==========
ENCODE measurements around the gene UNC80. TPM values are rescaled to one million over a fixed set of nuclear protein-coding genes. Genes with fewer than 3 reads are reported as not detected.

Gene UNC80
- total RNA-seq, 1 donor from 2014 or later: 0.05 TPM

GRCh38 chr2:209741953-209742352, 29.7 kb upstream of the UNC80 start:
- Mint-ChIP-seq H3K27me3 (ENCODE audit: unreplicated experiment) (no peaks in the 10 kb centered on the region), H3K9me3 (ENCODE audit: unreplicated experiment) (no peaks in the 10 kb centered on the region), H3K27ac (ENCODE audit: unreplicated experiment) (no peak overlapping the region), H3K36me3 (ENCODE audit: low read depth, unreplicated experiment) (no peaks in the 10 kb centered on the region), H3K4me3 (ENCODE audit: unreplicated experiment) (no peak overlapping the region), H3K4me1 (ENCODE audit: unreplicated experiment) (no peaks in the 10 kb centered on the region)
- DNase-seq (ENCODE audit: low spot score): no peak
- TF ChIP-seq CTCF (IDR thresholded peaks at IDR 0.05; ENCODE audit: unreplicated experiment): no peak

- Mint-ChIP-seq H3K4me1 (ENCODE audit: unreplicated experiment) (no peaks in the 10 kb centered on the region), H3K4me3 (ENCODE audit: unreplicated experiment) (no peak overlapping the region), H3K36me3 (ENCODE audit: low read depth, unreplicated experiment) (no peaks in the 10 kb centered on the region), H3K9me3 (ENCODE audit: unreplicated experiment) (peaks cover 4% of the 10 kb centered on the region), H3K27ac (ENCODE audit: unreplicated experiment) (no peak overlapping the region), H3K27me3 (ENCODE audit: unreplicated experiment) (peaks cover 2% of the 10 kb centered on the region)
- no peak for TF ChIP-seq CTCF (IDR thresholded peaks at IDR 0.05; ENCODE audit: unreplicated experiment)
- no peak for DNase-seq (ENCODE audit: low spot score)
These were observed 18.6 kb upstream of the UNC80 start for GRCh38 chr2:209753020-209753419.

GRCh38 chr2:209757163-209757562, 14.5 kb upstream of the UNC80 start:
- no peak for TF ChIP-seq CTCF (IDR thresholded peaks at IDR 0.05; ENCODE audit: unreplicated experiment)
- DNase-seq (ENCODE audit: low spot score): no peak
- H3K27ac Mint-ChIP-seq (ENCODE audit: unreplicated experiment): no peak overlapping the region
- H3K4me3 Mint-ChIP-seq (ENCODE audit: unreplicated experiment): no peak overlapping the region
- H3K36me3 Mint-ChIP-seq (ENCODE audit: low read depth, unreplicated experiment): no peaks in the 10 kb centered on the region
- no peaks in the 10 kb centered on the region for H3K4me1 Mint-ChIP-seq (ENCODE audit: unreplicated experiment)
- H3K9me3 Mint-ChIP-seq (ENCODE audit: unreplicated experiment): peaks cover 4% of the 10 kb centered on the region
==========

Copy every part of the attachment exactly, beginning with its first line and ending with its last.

ENCODE measurements around the gene UNC80. TPM values are rescaled to one million over a fixed set of nuclear protein-coding genes. Genes with fewer than 3 reads are reported as not detected.

Gene UNC80
- total RNA-seq, 1 donor from 2014 or later: 0.05 TPM

GRCh38 chr2:209741953-209742352, 29.7 kb upstream of the UNC80 start:
- Mint-ChIP-seq H3K27me3 (ENCODE audit: unreplicated experiment) (no peaks in the 10 kb centered on the region), H3K9me3 (ENCODE audit: unreplicated experiment) (no peaks in the 10 kb centered on the region), H3K27ac (ENCODE audit: unreplicated experiment) (no peak overlapping the region), H3K36me3 (ENCODE audit: low read depth, unreplicated experiment) (no peaks in the 10 kb centered on the region), H3K4me3 (ENCODE audit: unreplicated experiment) (no peak overlapping the region), H3K4me1 (ENCODE audit: unreplicated experiment) (no peaks in the 10 kb centered on the region)
- DNase-seq (ENCODE audit: low spot score): no peak
- TF ChIP-seq CTCF (IDR thresholded peaks at IDR 0.05; ENCODE audit: unreplicated experiment): no peak

- Mint-ChIP-seq H3K4me1 (ENCODE audit: unreplicated experiment) (no peaks in the 10 kb centered on the region), H3K4me3 (ENCODE audit: unreplicated experiment) (no peak overlapping the region), H3K36me3 (ENCODE audit: low read depth, unreplicated experiment) (no peaks in the 10 kb centered on the region), H3K9me3 (ENCODE audit: unreplicated experiment) (peaks cover 4% of the 10 kb centered on the region), H3K27ac (ENCODE audit: unreplicated experiment) (no peak overlapping the region), H3K27me3 (ENCODE audit: unreplicated experiment) (peaks cover 2% of the 10 kb centered on the region)
- no peak for TF ChIP-seq CTCF (IDR thresholded peaks at IDR 0.05; ENCODE audit: unreplicated experiment)
- no peak for DNase-seq (ENCODE audit: low spot score)
These were observed 18.6 kb upstream of the UNC80 start for GRCh38 chr2:209753020-209753419.

GRCh38 chr2:209757163-209757562, 14.5 kb upstream of the UNC80 start:
- no peak for TF ChIP-seq CTCF (IDR thresholded peaks at IDR 0.05; ENCODE audit: unreplicated experiment)
- DNase-seq (ENCODE audit: low spot score): no peak
- H3K27ac Mint-ChIP-seq (ENCODE audit: unreplicated experiment): no peak overlapping the region
- H3K4me3 Mint-ChIP-seq (ENCODE audit: unreplicated experiment): no peak overlapping the region
- H3K36me3 Mint-ChIP-seq (ENCODE audit: low read depth, unreplicated experiment): no peaks in the 10 kb centered on the region
- no peaks in the 10 kb centered on the region for H3K4me1 Mint-ChIP-seq (ENCODE audit: unreplicated experiment)
- H3K9me3 Mint-ChIP-seq (ENCODE audit: unreplicated experiment): peaks cover 4% of the 10 kb centered on the region